International Comparison

Thispaper will make a comparison of the American justice system with theGermany legal system. Germany is a civil law country with codifiedrules specified for all citizens, and thus, everyone has a clearknowledge of the rules and judges easily enforced them. The Germanyjudicial system is divided into three court systems that include thespecialized courts that deal with administrative issues, the ordinarycourts that deal with criminal as well as civil cases, and theconstitutional courts that handle judicial review and interpretationof the constitution. In comparison, the United States of America isregarded as the most complex globally and composed of two systemsthe federal court system, which deals with issues granted powers bythe US Constitution either expressly or implicitly, and the statecourt system that vary from one state to another. The United Stateshave a common law legal system where legislative bodies usually enactlegal rules that are less specific and for this reason, both thecourts and the judges have a considerable power to interpret therules based on precedent and other factors (Dammer &amp Albanese,2014).


Thefirst main difference between the two legal systems is how the law isinterpreted. While the American jurisprudence relies heavily onprecedence, the Germany system uses the civil law, which is based ondetailed legal codes and application of facts to the laws. TheAmerican judiciary is tasked with the essential role of interpretingthe law and applying it to specific situations. The Supreme Courtjudges selection and their appointment is the constitutional role ofthe president while the state level appointments is done eitherthrough contested election, gubernatorial appointment, legislativeappointment or commission-based appointment. The US judges rotatefrom one court to the other, thus not specialized in one kind of law.However, judges in Germany are professional and specialized in onlyone kind of law, thus only serve on that type of court all throughtheir careers. In Germany there exist no duality among the state andthe federal courts and areas of jurisdiction are kept separate witheach court system having its own supreme court (Dammer &ampAlbanese, 2014).


InAmerica, separate civil courts are responsible for legal disputesbetween private individuals while criminal courts are responsible fordealing with criminal prosecutions by the state against individuals. The law enforcement agencies in America learn about a criminal fromreport from other citizens, discovery or investigative work. Anidentified suspect is arrested once the police establish a committedcriminal activity and the case proceed through the criminal system.The police then present the necessary information to the prosecutorregarding the accused to determine whether there are formal chargesor not. If no formal charges are filed, then the accused is released,but if there are charges, then the accused is taken before a judge ormagistrate for trial.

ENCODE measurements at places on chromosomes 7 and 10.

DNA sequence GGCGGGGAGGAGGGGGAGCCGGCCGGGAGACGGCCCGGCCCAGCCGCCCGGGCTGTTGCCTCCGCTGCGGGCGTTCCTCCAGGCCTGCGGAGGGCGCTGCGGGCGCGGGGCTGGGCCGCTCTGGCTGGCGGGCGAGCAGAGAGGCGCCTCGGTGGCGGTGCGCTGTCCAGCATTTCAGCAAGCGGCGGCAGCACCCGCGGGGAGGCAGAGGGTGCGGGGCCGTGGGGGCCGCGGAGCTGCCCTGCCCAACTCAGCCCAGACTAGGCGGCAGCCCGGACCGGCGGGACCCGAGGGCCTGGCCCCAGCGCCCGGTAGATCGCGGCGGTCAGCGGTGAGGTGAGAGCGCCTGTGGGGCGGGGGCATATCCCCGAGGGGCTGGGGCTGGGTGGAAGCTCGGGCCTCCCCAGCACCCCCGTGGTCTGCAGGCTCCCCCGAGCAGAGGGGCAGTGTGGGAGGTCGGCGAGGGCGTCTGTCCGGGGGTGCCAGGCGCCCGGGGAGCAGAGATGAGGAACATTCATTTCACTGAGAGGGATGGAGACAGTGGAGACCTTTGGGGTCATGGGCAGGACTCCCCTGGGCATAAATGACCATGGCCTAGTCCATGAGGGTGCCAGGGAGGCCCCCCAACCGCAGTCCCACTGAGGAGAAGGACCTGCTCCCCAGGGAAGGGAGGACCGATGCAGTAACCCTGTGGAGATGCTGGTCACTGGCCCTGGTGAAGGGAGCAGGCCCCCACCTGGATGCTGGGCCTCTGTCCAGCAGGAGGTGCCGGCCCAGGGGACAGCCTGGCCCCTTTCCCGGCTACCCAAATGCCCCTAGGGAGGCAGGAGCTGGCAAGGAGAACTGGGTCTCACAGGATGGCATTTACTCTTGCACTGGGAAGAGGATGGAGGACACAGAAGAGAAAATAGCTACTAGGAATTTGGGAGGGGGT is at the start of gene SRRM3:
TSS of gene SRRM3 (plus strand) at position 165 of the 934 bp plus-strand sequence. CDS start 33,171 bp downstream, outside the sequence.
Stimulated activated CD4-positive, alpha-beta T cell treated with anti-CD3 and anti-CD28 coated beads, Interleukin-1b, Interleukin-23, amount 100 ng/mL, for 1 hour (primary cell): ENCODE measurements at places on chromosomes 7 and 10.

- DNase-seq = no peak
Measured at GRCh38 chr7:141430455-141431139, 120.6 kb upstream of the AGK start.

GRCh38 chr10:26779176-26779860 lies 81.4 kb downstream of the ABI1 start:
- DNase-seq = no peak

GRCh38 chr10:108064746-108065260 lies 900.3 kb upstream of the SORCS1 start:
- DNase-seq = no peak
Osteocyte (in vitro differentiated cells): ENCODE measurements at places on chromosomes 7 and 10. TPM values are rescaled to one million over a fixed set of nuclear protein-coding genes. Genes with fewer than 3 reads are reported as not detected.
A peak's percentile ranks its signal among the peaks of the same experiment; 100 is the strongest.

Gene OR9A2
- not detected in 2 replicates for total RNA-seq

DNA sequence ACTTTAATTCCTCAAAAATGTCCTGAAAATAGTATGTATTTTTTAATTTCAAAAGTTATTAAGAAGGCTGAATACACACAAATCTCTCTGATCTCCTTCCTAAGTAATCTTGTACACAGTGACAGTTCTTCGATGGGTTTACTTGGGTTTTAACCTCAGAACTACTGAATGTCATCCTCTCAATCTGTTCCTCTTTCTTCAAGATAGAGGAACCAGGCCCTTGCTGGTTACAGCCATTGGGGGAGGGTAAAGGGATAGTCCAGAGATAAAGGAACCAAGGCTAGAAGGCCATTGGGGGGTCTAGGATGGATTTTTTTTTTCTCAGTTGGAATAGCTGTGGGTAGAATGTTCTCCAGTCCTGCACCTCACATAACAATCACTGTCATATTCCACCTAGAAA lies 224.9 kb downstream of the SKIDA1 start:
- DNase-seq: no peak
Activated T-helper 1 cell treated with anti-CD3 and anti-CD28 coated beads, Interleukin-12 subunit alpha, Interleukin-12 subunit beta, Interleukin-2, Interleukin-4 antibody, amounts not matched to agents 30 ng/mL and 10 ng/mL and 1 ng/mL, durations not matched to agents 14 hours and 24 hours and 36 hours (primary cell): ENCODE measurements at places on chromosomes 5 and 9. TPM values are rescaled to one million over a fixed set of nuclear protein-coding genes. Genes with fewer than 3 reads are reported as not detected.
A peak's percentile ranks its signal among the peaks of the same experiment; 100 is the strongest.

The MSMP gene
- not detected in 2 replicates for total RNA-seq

InGermany, once a criminal offense is discovered the case proceeds tothe public prosecution office tasked with pre-trial investigations inorder to decide if formal indictment is necessary. If the prosecutorfinds the suspect and sufficient evidence, then the case is taken tothe appropriate court in order to start a criminal trial. There areno jury trials in Germany, but the presiding judge determines if theavailable presented evidence warrants a trial. In certain cases,judges are helped to make decisions by common citizens with orwithout any legal background but chosen to serve for a limited periodin the court. There is a huge contrast where in the US system thejudge is usually not familiar or has little knowledge of the facts ofa given case until evidence is presented in the courts. In addition,German trials do not contain the formal pleas of guilty or notguilty. Police and prosecution in both legal systems show a majordifference where the American prosecutor has little control overinvestigations by police, but nearly unlimited discretion todetermine whether a certain crime should be charged. In Germany, theprosecutor is tasked with a formal responsibility to investigate andthe police is only considered a subordinate agency (Dammer &ampAlbanese, 2014).

InternationalPolice Cooperation

Dueto increased criminal activities and terrorism, Germany police worktogether with other countries near their borders, in addition tohaving signed bilateral agreements on police operations. Cross-border cooperation is done according to the law of the hostingnation and police usually act under the local authority. Conversely,the US is well known for its historical domination of internationalpolicing and has additional American police sent on foreign missionsin addition to having signed more bilateral treaties in lawenforcement compared to any other country (Koenig, Das, &ampInternational Police Executive Symposium, 2001).


Inconclusion, the German justice system sharply contrasts with theAmerican system in various significant ways. An overview of the legalsystem in Germany shows that the legislative powers of the federalstate are divided between the federal government and each individualstate in the nation. Germany has a single criminal code and a unifiedlegal system and thus a civil justice with clear merits. On the otherhand, common law courts in America rely on judicial precedents toapply and interpret the law, and for this reason, there are somelessons the American justice system can learn from the German system.


Dammer,H. R., &amp Albanese, J. S. (2014). Comparativecriminal justice systems.Belmont,CA, USA : Wadsworth Cengage Learning.

Koenig,D. J., Das, D. K., &amp International Police Executive Symposium.(2001). Internationalpolice cooperation: A world perspective.Lanham, Md: Lexington Books.